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CES - News, Features, and Slideshows
CES in pictures
The AllSeen Alliance and the Open Interconnect Consortium are on track to have certified products at CES in January.
CES is a consumer show, but there are plenty of nifty tools for businesses too.
While the International CES emphasised home networks and LTE-equipped cars, a different kind of network that can send tiny messages across a city crept toward a future that some people think may be huge.
For Lenovo, the craze for selfies knows no bounds -- the company has developed a robot that can be remotely adjusted to take pictures from a mobile device.
International CES has never been a showcase for new smartphones, but it always features several interesting announcements that highlight big trends for the next 12 months, and this year was no exception.
Hewlett-Packard is rebooting its tablet strategy with the ElitePad 900, but faces challenges as it tries to overcome past tablet failures and deals with the slow adoption of the Windows 8 OS, analysts said.
Most of the tablets, TVs, ultrabooks and smartphones on display at International CES this week ultimately are bound for someone's home, where they'll have to talk to each other. Six major home networking technologies to make that happen will be on display at the show, some of them making significant strides to keep up with the demand for instant information and fun.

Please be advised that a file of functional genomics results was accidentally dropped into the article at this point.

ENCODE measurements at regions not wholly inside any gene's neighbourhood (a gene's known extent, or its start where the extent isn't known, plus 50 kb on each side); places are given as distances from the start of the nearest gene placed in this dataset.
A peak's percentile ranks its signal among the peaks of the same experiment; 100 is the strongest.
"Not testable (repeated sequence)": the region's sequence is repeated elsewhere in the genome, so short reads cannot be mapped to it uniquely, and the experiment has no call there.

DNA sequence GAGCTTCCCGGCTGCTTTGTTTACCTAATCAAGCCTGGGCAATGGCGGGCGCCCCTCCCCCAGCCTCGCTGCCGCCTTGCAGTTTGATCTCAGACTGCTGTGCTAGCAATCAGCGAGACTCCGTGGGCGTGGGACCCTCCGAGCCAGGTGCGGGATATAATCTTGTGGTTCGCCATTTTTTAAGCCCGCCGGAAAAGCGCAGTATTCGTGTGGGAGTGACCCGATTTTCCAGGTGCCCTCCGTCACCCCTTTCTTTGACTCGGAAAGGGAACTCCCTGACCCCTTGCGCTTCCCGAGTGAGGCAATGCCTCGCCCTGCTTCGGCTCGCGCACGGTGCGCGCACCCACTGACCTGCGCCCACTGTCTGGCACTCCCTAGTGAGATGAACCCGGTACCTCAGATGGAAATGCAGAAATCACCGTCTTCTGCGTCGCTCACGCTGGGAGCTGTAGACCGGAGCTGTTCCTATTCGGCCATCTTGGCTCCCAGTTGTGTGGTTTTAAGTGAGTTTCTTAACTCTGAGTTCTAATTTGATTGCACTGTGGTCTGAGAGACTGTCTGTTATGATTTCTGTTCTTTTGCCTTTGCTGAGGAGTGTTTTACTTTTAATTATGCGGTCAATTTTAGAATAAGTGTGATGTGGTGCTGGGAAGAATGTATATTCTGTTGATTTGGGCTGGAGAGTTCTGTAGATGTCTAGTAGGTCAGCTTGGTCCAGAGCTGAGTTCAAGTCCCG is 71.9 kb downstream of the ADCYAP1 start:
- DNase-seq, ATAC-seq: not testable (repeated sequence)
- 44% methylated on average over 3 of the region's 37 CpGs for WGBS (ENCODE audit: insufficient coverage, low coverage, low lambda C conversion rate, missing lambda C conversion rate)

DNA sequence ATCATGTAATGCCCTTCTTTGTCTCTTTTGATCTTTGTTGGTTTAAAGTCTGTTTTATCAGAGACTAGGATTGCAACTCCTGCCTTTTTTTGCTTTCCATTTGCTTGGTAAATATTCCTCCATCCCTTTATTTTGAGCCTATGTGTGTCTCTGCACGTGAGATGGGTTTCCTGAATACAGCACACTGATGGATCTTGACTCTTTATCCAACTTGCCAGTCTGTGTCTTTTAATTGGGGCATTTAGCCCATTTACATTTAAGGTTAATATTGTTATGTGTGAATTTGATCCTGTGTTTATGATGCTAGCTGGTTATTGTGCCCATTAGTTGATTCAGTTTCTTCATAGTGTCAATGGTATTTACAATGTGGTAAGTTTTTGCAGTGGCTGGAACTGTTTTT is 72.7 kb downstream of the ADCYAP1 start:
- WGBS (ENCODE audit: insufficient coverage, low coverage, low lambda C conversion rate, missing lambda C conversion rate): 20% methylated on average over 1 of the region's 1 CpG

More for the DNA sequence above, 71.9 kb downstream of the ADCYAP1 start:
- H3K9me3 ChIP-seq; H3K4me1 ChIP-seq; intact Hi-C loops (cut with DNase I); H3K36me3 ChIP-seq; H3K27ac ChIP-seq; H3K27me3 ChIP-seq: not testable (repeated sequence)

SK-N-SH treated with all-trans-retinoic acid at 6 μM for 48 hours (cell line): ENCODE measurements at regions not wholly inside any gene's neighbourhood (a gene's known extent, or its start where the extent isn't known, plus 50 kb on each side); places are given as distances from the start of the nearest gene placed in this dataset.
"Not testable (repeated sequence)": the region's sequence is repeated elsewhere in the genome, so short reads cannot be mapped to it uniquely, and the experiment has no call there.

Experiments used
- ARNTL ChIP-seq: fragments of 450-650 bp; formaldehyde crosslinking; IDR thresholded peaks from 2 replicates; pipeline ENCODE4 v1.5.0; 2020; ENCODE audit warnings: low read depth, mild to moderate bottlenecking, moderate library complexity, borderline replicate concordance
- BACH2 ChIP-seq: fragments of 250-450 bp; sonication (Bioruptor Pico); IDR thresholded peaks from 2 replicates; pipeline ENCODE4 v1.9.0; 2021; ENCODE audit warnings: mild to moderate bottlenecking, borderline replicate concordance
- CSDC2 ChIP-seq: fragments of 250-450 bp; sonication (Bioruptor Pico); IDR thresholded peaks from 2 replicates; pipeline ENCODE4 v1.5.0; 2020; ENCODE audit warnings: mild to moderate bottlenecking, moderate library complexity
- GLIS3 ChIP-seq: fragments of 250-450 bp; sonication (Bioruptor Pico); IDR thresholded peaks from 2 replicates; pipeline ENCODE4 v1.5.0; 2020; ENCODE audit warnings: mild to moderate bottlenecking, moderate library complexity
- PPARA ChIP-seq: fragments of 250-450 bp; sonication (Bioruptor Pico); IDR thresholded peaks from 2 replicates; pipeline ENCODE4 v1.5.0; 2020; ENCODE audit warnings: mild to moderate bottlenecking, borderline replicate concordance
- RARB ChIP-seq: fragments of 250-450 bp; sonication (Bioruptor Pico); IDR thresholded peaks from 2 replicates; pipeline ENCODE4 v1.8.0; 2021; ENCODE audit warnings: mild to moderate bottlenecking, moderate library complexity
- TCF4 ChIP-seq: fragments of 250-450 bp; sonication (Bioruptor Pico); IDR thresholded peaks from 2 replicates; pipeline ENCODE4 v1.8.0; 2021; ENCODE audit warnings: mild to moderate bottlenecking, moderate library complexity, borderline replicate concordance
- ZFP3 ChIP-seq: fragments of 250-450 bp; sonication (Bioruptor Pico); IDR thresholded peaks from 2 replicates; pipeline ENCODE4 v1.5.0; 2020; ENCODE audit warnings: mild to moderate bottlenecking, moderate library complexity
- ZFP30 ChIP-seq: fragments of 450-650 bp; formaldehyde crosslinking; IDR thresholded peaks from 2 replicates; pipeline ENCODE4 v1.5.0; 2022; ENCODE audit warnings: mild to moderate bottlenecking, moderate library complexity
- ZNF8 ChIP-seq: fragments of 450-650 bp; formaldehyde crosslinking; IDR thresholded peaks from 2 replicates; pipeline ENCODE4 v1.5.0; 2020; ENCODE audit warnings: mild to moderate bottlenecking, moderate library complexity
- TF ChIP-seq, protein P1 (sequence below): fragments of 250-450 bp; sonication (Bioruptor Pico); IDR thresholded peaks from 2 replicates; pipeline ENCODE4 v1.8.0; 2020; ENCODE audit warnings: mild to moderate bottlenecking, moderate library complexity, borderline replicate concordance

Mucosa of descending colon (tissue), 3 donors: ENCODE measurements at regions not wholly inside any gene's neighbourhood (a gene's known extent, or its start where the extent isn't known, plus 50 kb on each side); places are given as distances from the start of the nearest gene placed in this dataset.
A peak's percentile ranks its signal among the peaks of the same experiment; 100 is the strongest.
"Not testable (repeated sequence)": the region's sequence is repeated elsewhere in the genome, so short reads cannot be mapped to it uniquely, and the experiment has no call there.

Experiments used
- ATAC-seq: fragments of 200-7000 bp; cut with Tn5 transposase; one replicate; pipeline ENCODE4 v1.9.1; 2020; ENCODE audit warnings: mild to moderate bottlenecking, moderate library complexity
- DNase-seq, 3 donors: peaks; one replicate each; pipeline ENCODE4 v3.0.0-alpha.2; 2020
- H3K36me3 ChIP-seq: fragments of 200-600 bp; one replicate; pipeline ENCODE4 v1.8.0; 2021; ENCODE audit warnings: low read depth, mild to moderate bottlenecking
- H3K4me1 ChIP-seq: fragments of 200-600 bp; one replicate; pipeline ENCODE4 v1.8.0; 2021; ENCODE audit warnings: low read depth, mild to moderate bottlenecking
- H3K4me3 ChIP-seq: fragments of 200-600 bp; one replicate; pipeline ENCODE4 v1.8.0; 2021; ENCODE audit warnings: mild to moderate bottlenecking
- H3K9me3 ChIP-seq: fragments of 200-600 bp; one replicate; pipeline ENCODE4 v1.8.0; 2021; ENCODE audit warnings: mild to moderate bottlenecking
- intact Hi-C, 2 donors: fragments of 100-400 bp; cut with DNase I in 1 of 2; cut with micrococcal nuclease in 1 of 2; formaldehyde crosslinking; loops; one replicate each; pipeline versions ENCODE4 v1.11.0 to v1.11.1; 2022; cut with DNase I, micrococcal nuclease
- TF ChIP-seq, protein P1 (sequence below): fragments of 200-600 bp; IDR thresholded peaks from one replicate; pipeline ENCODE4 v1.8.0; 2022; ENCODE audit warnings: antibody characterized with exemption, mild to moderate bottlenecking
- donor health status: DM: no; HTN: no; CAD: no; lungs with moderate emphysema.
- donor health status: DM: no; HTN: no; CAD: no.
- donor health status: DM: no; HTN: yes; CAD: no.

With so much chatter about tablets this year, you might think that the handheld, rectangular devices being unveiled represent a significant innovation. The reality is that so much of what we're seeing is not a whole lot different than what we saw in previous years; these products offer only a few new twists. But those new twists could make the difference between tablets' remaining a niche item and their finally busting out to the mass market in a meaningful way.
My pockets are stuffed full of business cards from people I do not remember meeting, my head is thumping like a flamenco dancer, there's margarita salt on my laptop, and I can't seem to locate my pants. That can mean only one thing: I just returned from my annual pilgrimage to the Consumer Electronics Show in Las Vegas.
Chip design firm ARM grabbed the spotlight at the Consumer Electronics Show in Las Vegas last week when Microsoft announced that its new Windows OS would work on the ARM architecture. ARM processors go into most of the world's smartphones and tablets, and with Windows support, the company can now focus on the wider market for PCs, where it has virtually no presence. Nvidia also announced that it was building its first ARM-based chip, code-named Denver, for PCs and servers.
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